GolfWRX is live this week from the 2020 Honda Classic at PGA National’s Champion course (par 70: 7,125 yards) in Palm Beach Gardens, Florida.

The field this week is stacked at the top, and it includes Brooks Koepka, Rickie Fowler, Justin Rose, Tommy Fleetwood, Louis Oosthuizen and more.

Last year, Keith Mitchell canned a 15-footer on the 72nd hole, outlasting Rickie Fowler and Brooks Koepka.

Check out all our galleries below, along with highlights from PGA National.

General galleries

Special galleries

Vijay Singh using custom Mizuno MP-20 irons with lofts modified enough they had to stamp new numbers. Link to his full WITB

Camilo Villegas with old-school Air Jordans

Close up of Tommy Fleetwood’s putting grip

Luke Donald with a new putting training aid

LA Golf has a couple of new shafts

Brooks Kopeka with his pink and white Nike Air Zoom Infinity Tour shoes

Odyssey Stroke Lab Ten with new sightlines.  Link to galleries and discussion

Kevin Streelman is a huge Chicago Cubs fan, so he went to a spring training game and had the players sign his staff bag (to be fair, he probably took just the panel and not the whole bag)

Jim Furyk has gone back to his standard length putter and cross-handed after trying the arm-lock style for a while.

Kyle Stanley’s coach is taking a worm’s-eye view of Kyle’s alignment and stroke.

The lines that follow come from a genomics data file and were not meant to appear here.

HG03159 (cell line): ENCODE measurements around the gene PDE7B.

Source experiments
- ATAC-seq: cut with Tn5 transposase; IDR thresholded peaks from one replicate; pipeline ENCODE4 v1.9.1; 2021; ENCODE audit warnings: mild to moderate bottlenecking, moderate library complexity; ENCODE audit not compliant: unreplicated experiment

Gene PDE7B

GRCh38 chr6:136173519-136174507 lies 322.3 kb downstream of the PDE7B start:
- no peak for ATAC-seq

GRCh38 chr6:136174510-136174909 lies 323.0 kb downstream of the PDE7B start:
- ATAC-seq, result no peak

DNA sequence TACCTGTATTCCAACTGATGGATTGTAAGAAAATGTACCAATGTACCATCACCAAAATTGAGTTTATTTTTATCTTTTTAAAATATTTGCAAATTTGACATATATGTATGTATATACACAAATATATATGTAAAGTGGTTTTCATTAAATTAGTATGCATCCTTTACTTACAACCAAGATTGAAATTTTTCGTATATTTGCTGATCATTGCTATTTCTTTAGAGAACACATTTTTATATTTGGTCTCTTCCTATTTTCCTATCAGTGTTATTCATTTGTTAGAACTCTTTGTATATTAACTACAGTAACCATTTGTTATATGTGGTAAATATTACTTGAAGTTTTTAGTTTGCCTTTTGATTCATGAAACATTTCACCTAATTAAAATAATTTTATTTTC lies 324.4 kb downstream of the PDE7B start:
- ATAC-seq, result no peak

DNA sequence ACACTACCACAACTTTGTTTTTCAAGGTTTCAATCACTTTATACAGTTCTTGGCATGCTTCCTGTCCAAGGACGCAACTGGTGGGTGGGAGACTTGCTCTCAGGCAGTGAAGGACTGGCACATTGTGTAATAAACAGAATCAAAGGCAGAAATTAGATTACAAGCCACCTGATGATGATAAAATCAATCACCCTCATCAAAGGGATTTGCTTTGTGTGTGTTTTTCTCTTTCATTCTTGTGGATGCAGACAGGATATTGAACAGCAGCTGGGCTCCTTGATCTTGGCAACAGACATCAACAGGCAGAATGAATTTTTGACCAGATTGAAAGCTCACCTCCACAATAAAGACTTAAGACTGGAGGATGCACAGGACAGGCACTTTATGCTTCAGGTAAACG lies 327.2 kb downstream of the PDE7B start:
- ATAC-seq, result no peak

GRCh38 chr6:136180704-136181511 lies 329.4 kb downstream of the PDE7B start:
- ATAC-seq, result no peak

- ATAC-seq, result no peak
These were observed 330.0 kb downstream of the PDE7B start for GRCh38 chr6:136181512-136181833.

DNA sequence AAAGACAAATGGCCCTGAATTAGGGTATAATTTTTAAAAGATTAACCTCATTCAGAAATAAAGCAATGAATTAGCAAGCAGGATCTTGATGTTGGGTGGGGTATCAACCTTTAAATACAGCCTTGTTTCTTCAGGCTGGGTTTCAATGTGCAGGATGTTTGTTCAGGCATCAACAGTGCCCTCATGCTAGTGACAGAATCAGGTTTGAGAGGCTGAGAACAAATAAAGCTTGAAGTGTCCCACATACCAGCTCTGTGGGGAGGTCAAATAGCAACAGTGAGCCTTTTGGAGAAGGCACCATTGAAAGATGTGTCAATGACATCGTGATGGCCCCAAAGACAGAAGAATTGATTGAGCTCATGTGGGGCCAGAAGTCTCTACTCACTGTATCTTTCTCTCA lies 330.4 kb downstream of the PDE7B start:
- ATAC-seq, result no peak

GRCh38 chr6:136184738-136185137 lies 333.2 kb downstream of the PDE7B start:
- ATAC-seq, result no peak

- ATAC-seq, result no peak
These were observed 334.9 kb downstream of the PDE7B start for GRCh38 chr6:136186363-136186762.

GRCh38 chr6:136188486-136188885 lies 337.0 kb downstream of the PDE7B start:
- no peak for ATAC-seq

Your Reaction?
  • 6
  • LEGIT0
  • WOW0
  • LOL1
  • IDHT0
  • FLOP0
  • OB0
  • SHANK1

Continue Reading

News

Morning 9: Koepka talks golf | Tiger’s Champions Dinner menu | Tour caddies and hot seats

Published

on

1. Koepka talks golf
Adam Woodard at Golfweek…The former World No. 1 – who now sits third behind Rory McIlroy and Jon Rahm – opened up in great detail in a profile in GQ about what he would change about the game of golf, a sport that he truly loves despite some outside perception.
  • “One thing I’d change is maybe the stuffiness,” said Koepka, who’s never viewed himself as just a golfer. “Golf has always had this persona of the triple-pleated khaki pants, the button-up shirt, very country club atmosphere, where it doesn’t always have to be that way. That’s part of the problem.”
  • ...”Everybody always says, ‘You need to grow the game.’ Well, why do you need to be so buttoned-up? ‘You have to take your hat off when you get in here.’ ‘You’re not allowed in here unless you’re a member – or unless the member’s here.’…
  • …”I just think people confuse all this for me not loving the game. I love the game. I absolutely love the game,” said Koepka. “I don’t love the stuffy atmosphere that comes along with it. That, to me, isn’t enjoyable.”

Full piece.

2. Fajitas and sushi